Breaking and entering are most commonly associated with the crime of burglary. With the traditional common law, a person committed the crime of burglary when he or she used physical force to gain entry into the dwelling under the cover of darkness with the intent to commit a felony therein.
This is a rather narrow definition. It required (a) that the defendant use actual physical force to enter the building, (b) the building the defendant entered must have been an occupied home, and (c) that the incident occurs at night. Over the years, the definition of burglary has been expanded by various state courts and legislatures to the point where “breaking” and entering is usually no longer required.
Burglary in Georgia
There are two degrees of burglary in Georgia:
- A person commits the offense of first-degree burglary when he or she enters or remains in an occupied, unoccupied, or vacant dwelling house of another without authority and with the intent to commit a felony or theft therein.
- A person commits the offense of second-degree burglary when he or she enters any occupied, unoccupied, or vacant building of another without authority and with the intent to commit a felony or theft therein.
First, notice that only “entering or remaining” is required. “Breaking” and entering is not a requirement of either first or second-degree burglary. Thus, even entering a building through an open door or remaining in a building after the owner has asked you to leave is considered burglary, so long as you do either with the intent to commit a felony or theft in the building.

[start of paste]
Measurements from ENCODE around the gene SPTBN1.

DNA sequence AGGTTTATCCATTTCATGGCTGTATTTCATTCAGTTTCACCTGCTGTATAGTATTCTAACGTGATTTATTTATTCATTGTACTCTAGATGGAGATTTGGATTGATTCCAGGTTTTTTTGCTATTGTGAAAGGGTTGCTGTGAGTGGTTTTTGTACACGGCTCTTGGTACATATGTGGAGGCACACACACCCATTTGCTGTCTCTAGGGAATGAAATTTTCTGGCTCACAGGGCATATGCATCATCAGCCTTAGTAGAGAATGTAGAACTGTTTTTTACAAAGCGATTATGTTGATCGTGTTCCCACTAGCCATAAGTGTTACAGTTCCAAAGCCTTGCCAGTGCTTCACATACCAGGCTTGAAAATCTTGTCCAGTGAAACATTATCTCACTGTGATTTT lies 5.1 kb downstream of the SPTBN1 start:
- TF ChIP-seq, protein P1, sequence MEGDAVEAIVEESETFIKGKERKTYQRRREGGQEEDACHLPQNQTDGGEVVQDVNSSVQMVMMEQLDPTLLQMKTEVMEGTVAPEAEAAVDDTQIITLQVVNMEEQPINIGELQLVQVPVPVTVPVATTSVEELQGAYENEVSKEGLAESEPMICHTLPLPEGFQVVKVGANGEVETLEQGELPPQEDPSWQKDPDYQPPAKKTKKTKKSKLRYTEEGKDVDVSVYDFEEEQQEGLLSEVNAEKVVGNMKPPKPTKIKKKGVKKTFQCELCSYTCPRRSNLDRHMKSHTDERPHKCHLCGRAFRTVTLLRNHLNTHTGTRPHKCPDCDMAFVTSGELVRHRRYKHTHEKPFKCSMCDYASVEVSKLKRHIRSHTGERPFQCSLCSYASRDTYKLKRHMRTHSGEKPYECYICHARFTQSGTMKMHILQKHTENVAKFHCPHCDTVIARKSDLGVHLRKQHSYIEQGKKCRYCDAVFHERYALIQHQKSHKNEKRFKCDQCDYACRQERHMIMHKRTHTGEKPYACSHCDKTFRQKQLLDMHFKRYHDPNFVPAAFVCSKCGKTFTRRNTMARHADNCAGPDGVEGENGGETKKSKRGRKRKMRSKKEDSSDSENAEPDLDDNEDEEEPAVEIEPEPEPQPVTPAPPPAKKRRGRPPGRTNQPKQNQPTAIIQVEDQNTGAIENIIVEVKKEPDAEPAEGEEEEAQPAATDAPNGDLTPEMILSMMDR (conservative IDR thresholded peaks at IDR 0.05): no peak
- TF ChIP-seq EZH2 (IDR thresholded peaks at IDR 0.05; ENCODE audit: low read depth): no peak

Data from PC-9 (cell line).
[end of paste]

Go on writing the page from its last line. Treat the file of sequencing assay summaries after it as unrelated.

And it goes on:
Second, Georgia’s definition of burglary has been expanded beyond the common law definition, which was restricted to dwelling houses. In Georgia, entering any building without authority with the intent to commit a felony or theft is considered second-degree burglary, while entering a residential dwelling for the same purposes is first-degree burglary.
Finally, notice that the law no longer requires that the incident takes place at night; burglary can now occur at any time.
Although most people think of “burglary” as something akin to the common law definition that connects the crime to theft, this is only a partially accurate understanding. For example, let’s say that a disgruntled ex-husband goes to the new home of his ex-wife, climbs through an open window, and violently assaults her. The ex-husband would be guilty of burglary (and family violence) even though he did not break into his ex-wife’s house, nor did he steal anything. Thus, burglary encompasses a much wider range of behavior than what is commonly believed.
In conclusion, breaking and entering requires entry by some form or force of destruction while burglary does not. Both are crimes typically connected to theft but are tied to other areas of criminal law, as well.
Theft crimes as well as burglary and breaking and entering can be confusing charges to navigate. Handling these cases without expert legal counsel could result in harsh punishments that could have been avoided or reduced. Contact the expert criminal defense attorneys at Banks, Stubbs, and McFarland to learn the best defenses to your arrest.